Fragile. That’s how the Toronto Raptors inexplicably perfect little season felt before the ball went up at Air Canada Centre Tuesday night.
It’s not an insult. It’s not to say there was something less than rugged about the team or the individuals on it. No one can say Kyle Lowry or DeMar DeRozan or Amir Johnson are soft or anything close to it, and this Raptors team is crafted in their image.
But even with the Atlantic Division title hanging in the rafters and even with the crowd crazed inside the arena and out, there was a palpable fear that the whole thing could be washed away like a perfectly constructed sand castle succumbing to the relentless tide.
For once the NBA was paying attention. There was L.A.-based super fan Jimmy Goldstein making his first ever visit to Air Canada Centre to watch an NBA game. There was Canadian superstar-to-be Andrew Wiggins and his little sisters taking in the game courtside. It would be nice to impress him, wouldn’t it?
Even Rob Ford couldn’t ruin it, could he?
But it would be so Toronto Raptors, so basketball in Canada, for everyone to get on stage and forget their lines leaving everyone to go about their business and the Raptors to pick up the pieces. Again.
That’s why a mole like disgraced former NBA referee, and admitted match fixer, Tim Donaghy could crawl into the light and claim on Sportsnet 590 The FAN Tuesday that the Raptors were almost certainly going to get a screw job from the officials because the NBA cherished the TV ratings Brooklyn could deliver — and even rational fans could believe him.
That’s why Raptors general manager Masai Ujiri’s F-Brooklyn rallying cry resonated.
It’s the same reason why every free agent departure or other snub, real or imagined, is seemingly never forgotten here.
Success has always been so fleeting in Toronto that it’s hard to look at good fortune in the eye and believe it’s here to stay.
Going down 0-2 would be business as usual, was the fear. This is not a made up thing.
Clearly the Raptors needed the heart-stopping 100-95 victory in game two of their Eastern Conference quarterfinal against Brooklyn in order to even conceive of winning the series – 95 percent of NBA teams that fall behind 0-2 in the first round don’t recover.
But they needed it for more than just the mathematical significance of heading to Brooklyn tied 1-1 for game three. They needed it as a tangible bit of evidence that the out-of-nowhere 48-win season wasn’t some kind of bait-and-switch by Dwane Casey’s basketball gods.
They needed proof that things are changing.
“It’s a lot of emotions,” said Amir Johnson, who along with DeRozan is the longest serving Raptor, having put in five years to reach even this base camp on the way to the distant summit of NBA respectability.
“We really wanted to go out there and win and show the NBA and the league we are a good team. It was definitely emotional. … For me and DeMar, we’ve been through the ups and downs of this team, we’ve been through 80-something players and coaches … I feel like we have a duty to prove that we are a great team. So this means a lot.”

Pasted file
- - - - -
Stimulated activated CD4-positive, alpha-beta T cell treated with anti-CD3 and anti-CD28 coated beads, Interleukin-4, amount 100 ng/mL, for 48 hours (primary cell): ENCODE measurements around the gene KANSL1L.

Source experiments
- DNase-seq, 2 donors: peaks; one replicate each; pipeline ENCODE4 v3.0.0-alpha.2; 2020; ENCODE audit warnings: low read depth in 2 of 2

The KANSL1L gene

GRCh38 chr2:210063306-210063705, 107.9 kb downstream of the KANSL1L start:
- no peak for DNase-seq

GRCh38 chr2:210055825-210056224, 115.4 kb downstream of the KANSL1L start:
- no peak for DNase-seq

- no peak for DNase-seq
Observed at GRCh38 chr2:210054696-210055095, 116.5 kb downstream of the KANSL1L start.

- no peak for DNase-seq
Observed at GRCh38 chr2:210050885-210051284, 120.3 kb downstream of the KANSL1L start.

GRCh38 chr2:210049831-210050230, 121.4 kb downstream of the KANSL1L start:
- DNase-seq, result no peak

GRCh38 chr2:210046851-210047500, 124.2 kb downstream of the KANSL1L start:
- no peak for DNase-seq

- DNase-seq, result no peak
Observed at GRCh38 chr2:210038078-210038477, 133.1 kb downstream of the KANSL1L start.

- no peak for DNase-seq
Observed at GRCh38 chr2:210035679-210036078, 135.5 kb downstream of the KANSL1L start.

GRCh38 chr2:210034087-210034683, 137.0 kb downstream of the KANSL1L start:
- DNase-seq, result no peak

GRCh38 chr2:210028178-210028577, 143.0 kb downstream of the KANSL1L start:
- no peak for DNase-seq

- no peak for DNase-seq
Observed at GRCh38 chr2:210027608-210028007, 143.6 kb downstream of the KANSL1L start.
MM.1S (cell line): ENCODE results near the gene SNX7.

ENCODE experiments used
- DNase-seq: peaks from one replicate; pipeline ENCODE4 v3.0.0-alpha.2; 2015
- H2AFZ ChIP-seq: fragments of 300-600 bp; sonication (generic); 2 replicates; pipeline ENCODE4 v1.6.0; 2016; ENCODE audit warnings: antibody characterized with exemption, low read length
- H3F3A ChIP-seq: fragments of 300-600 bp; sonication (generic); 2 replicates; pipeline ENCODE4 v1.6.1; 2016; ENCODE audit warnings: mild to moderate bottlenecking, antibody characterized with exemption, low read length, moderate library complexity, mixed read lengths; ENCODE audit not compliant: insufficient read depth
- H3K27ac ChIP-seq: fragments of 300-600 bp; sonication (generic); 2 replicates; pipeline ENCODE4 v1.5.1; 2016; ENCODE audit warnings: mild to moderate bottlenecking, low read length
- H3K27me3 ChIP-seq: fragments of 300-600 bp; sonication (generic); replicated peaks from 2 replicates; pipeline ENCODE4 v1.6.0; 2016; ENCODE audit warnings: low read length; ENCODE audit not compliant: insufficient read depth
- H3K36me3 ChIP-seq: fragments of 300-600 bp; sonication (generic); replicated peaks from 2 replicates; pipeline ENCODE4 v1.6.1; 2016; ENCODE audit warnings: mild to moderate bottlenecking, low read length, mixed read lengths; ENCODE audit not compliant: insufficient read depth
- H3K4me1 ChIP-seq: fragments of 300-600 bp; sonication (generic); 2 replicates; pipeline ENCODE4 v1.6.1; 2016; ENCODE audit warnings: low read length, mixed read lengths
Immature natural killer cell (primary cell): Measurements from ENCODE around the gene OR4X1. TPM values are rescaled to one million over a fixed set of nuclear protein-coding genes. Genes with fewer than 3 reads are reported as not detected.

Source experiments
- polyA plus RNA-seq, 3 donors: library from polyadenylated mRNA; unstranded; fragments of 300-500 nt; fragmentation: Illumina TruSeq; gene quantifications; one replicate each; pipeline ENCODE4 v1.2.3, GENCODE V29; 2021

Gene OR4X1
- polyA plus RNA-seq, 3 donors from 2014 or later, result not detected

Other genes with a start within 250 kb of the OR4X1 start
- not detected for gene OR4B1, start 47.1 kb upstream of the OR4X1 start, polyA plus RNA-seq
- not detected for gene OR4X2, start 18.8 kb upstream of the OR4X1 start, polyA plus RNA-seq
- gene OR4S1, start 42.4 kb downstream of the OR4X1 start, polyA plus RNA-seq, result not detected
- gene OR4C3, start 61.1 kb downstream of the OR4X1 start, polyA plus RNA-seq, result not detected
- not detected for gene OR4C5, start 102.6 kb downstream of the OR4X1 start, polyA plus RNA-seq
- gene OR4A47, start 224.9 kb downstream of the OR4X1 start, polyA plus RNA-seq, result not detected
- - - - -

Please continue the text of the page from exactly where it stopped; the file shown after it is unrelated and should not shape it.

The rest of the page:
From now on it means a little less, but in a good way. I welcome you to predict who is going to win this series, but if I had to I’d take the Nets, but that’s no comment on the Raptors.
From Jan. 1 until the Nets started tanking the last 10 days of the season to make sure they matched up with Toronto, Brooklyn’s $102-million payroll ($194-million counting luxury taxes) tore through the NBA at a near 60-win pace. They are a good, balanced, deep, veteran team.
There is no shame in losing to the Nets. But getting swept aside? That would be wounding on many levels. That’s what was at stake on Tuesday.
And the Raptors delivered. It wasn’t pretty – shooting 2-of-16 from the three-point line and kicking the ball away 21 times is not aesthetically pleasing. But it was grimy. They out-rebounded the Nets 52-30; they never trailed by more than seven points. They outscored Brooklyn in the paint 50-44. They played the way they have all season, in other words.
The Raptors looked every inch a legitimate playoff team in game two, shaking off the jitters they can all acknowledge now they felt heading into game one.
“The lights were really bright for some of the guys and for our team,” said Lowry in the Raptors dressing room after the game. “We’re young.”
The Raptors like to boast they are 15-deep, and last night they looked it. Lowry shook off a 0-of-7 start to score 10 of his 14 points in the last 18 minutes of the game. DeRozan was so frustrated at having picked up his fifth foul with seven minutes to play in a one-point game that had to separate himself from his teammates during a timeout a moment later, sitting still, his head down.
“I had to refocus.”
It worked, and the same DeRozan who started his playoff career with a passive 3-of-13 stinker in game one looked like his Los Angeles hero Kobe Bryant down the stretch as he came off the bench to score 10 points and add an assist in the final four minutes of the game on his home court.
“It’s what you dream about as a professional athlete at the highest level to have the trust of your coaching staff and your teammates to have the ball in your hands to win a game for them,” said DeRozan, who finished with a game-high 30 points. “That’s big.”
Their reward is to head to Brooklyn and encounter what will likely be an electric environment with a crowd eager to let the Raptors know exactly how they felt about Ujiri calling them out before the series started.
It will be fun and difficult and another new experience for a team that is taking their baby steps all together and all at once.
But mostly it will simply be meaningful. It will mean the 82 games that came before weren’t an aberration. It will mean that the Atlantic Division championship banner isn’t merely a decoration.
Most of all, it means the promise this season has sprouted like some kind of delicate spring flower might actually last.